'Mugabe go now, your time is up'
The world's eyes are firmly fixed on Zimbabwe, with questions and doubts about whether President Robert Mugabe will finally relinquish power or remain defiant.
JOHANNESBURG - The world's eyes are firmly fixed on Zimbabwe, with questions and doubts about whether President Robert Mugabe will finally relinquish power or remain defiant.
The 93-year-old defied expectations that he would resign in a national address on Sunday night, during which he was flanked by military generals.
Hours earlier, Zanu-PF had removed him as head of the party, while axed vice president Emmerson Mnangagwa was reinstated.
Meanwhile, Zimbabwe's war veterans say they will initiate court action to legalise the military action against the president after the army seized power last week.
The group's leader Christopher Mutsvangwa says they will argue in court that the military takeover was legal because Mugabe was derelict in his duties.
Mutsvangwa says Mugabe should go now.
“We saw him go to the national television to pretend as if everything is normal and he was saying that he will attend his party congress. We are saying ‘Mugabe go now, go now, Mugabe go now, go now, your time is up’.”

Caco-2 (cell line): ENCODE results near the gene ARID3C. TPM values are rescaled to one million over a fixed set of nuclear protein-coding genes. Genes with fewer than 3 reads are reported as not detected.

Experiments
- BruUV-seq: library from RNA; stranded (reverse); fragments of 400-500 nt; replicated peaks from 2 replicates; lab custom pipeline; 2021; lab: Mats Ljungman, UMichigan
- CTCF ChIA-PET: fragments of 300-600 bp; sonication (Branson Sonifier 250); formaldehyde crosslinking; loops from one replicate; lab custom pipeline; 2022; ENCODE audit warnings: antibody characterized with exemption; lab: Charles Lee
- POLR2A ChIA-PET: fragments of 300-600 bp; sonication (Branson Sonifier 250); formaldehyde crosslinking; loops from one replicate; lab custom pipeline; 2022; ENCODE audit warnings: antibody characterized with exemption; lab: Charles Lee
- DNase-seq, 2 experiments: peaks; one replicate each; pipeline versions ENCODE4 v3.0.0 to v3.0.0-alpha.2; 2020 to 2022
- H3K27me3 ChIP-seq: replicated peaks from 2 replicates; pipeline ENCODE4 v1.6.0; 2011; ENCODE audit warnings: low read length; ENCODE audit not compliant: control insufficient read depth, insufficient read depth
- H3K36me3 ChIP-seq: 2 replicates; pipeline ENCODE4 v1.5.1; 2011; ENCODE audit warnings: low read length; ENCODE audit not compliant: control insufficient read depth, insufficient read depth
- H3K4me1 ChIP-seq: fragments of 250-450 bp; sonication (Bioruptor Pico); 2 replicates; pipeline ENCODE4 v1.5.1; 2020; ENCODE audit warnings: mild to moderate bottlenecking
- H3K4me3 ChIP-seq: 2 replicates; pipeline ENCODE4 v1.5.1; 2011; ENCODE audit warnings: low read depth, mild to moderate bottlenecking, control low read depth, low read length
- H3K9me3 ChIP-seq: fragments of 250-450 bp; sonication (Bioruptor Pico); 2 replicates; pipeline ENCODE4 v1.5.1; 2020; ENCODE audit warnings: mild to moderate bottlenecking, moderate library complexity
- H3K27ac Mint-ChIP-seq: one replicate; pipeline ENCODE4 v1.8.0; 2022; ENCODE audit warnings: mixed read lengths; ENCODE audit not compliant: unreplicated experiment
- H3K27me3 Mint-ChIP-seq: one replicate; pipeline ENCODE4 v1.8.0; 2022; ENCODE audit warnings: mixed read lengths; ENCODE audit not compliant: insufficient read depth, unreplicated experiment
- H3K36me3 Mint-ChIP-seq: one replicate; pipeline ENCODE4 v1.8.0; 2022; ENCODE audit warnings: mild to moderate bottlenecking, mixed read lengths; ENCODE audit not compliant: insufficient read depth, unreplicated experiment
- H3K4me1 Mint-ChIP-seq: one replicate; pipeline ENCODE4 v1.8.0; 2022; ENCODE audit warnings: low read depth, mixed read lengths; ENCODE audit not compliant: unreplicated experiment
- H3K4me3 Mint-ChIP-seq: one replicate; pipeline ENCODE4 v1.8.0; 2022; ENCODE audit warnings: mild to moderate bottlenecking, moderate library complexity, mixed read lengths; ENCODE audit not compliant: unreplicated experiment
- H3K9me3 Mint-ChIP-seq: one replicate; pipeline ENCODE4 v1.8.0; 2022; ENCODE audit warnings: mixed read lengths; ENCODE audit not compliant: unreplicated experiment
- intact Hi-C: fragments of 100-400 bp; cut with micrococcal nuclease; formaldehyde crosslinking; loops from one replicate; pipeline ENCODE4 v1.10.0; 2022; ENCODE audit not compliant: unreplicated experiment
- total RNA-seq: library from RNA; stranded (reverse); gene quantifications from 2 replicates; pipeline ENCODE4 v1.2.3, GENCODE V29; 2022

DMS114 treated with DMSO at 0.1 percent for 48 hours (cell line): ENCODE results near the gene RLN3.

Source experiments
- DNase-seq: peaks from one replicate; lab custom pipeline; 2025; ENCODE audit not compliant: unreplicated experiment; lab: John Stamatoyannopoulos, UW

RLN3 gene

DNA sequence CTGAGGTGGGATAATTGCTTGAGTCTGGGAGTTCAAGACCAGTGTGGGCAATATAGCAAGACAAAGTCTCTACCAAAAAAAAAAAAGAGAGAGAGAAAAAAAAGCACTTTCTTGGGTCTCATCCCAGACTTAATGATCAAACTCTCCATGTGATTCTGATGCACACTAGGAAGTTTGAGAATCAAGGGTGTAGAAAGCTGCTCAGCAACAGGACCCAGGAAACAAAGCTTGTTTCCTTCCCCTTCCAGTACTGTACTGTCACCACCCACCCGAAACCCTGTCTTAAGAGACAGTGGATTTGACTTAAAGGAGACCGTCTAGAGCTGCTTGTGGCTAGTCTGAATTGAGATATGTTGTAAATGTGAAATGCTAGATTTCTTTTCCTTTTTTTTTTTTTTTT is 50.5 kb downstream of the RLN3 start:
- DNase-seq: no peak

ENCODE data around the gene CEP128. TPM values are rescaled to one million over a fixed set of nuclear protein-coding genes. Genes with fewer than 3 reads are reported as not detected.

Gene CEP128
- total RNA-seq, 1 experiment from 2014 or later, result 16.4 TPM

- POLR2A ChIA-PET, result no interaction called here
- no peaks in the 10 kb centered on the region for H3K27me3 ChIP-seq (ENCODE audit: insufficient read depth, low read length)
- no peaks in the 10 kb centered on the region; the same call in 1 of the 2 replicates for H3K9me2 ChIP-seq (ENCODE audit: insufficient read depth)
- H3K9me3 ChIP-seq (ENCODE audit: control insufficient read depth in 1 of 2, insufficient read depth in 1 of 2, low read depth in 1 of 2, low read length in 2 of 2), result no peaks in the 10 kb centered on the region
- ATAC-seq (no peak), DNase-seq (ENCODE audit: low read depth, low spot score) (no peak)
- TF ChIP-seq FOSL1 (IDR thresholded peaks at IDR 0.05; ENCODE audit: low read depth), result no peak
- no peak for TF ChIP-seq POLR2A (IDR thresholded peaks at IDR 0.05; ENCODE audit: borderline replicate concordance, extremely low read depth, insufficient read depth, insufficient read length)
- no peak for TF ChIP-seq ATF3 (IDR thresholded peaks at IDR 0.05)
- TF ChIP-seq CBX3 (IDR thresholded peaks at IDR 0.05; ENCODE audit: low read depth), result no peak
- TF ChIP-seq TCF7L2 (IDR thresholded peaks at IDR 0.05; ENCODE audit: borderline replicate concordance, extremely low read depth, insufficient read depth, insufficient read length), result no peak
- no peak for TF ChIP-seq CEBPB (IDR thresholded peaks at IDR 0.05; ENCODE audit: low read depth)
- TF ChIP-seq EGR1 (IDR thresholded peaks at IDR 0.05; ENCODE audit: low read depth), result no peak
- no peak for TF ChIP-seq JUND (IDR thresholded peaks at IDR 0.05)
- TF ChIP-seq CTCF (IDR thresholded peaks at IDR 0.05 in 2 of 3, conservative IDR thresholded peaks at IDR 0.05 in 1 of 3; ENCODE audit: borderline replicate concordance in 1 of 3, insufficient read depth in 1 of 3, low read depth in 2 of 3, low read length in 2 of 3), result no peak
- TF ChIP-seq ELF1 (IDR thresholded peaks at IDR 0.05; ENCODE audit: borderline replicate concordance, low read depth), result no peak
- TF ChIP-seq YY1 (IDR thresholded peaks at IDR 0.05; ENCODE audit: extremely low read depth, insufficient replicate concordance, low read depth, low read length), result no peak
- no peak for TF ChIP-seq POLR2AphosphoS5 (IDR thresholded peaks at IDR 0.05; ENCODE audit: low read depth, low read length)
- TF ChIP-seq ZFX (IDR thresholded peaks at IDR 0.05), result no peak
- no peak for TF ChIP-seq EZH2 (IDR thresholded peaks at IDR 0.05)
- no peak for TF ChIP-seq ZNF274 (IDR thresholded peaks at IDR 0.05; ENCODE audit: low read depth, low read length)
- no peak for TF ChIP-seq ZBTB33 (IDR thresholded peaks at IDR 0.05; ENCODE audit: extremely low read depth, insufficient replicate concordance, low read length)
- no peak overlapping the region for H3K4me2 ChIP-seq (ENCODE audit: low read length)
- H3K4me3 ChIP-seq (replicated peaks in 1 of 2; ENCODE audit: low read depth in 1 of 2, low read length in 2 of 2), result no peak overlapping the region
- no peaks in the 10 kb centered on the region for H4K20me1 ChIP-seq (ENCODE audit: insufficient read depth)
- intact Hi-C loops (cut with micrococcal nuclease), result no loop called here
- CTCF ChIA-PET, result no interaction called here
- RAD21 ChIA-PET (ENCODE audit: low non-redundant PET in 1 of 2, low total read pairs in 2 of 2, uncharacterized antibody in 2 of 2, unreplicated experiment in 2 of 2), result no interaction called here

The midday deadline for Mugabe’s resignation, set by his party on Sunday has now come and gone.
Now Zimbabweans and the world wait to see how the country will dig itself out of this deepening political crisis.
As speculation of Mugabe's next move grows, it’s being reported that the 93-year-old has drafted his resignation letter and has agreed to step down.
Under the terms of Mugabe's reported deal, he and his wife, grace would be granted full immunity but details of their departure are not yet known.
But Zanu-PF spokesperson Khaya Moyo says he's not aware of the letter and the apparent arrangements.